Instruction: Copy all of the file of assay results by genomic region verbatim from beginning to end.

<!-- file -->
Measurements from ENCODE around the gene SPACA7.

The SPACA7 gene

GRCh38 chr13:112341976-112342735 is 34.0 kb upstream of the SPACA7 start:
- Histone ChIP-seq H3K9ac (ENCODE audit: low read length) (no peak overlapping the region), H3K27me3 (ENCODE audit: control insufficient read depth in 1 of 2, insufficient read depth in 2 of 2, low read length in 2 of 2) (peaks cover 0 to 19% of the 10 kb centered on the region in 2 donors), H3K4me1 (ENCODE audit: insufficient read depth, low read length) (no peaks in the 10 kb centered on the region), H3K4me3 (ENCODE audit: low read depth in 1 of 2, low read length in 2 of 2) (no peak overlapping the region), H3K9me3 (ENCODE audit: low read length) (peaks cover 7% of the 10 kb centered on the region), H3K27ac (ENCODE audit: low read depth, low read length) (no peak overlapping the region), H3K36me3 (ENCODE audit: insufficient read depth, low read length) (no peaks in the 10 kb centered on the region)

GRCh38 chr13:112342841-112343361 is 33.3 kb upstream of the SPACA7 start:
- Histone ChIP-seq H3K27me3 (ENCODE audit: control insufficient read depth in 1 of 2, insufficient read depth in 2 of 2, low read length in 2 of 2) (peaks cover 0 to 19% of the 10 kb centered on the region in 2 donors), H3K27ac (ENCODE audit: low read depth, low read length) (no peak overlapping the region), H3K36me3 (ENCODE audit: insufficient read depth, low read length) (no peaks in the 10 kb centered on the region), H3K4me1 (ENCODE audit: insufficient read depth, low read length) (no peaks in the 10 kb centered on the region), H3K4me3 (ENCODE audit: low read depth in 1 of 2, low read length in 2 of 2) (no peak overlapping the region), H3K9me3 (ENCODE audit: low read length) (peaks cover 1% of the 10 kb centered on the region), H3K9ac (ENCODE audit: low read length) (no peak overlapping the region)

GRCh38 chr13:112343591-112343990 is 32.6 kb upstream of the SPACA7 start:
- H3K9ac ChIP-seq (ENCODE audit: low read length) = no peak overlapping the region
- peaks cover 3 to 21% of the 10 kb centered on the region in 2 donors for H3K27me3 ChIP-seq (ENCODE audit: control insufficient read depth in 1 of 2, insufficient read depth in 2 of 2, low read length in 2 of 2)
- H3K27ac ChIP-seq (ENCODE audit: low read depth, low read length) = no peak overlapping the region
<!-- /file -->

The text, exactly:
Measurements from ENCODE around the gene SPACA7.

The SPACA7 gene

GRCh38 chr13:112341976-112342735 is 34.0 kb upstream of the SPACA7 start:
- Histone ChIP-seq H3K9ac (ENCODE audit: low read length) (no peak overlapping the region), H3K27me3 (ENCODE audit: control insufficient read depth in 1 of 2, insufficient read depth in 2 of 2, low read length in 2 of 2) (peaks cover 0 to 19% of the 10 kb centered on the region in 2 donors), H3K4me1 (ENCODE audit: insufficient read depth, low read length) (no peaks in the 10 kb centered on the region), H3K4me3 (ENCODE audit: low read depth in 1 of 2, low read length in 2 of 2) (no peak overlapping the region), H3K9me3 (ENCODE audit: low read length) (peaks cover 7% of the 10 kb centered on the region), H3K27ac (ENCODE audit: low read depth, low read length) (no peak overlapping the region), H3K36me3 (ENCODE audit: insufficient read depth, low read length) (no peaks in the 10 kb centered on the region)

GRCh38 chr13:112342841-112343361 is 33.3 kb upstream of the SPACA7 start:
- Histone ChIP-seq H3K27me3 (ENCODE audit: control insufficient read depth in 1 of 2, insufficient read depth in 2 of 2, low read length in 2 of 2) (peaks cover 0 to 19% of the 10 kb centered on the region in 2 donors), H3K27ac (ENCODE audit: low read depth, low read length) (no peak overlapping the region), H3K36me3 (ENCODE audit: insufficient read depth, low read length) (no peaks in the 10 kb centered on the region), H3K4me1 (ENCODE audit: insufficient read depth, low read length) (no peaks in the 10 kb centered on the region), H3K4me3 (ENCODE audit: low read depth in 1 of 2, low read length in 2 of 2) (no peak overlapping the region), H3K9me3 (ENCODE audit: low read length) (peaks cover 1% of the 10 kb centered on the region), H3K9ac (ENCODE audit: low read length) (no peak overlapping the region)

GRCh38 chr13:112343591-112343990 is 32.6 kb upstream of the SPACA7 start:
- H3K9ac ChIP-seq (ENCODE audit: low read length) = no peak overlapping the region
- peaks cover 3 to 21% of the 10 kb centered on the region in 2 donors for H3K27me3 ChIP-seq (ENCODE audit: control insufficient read depth in 1 of 2, insufficient read depth in 2 of 2, low read length in 2 of 2)
- H3K27ac ChIP-seq (ENCODE audit: low read depth, low read length) = no peak overlapping the region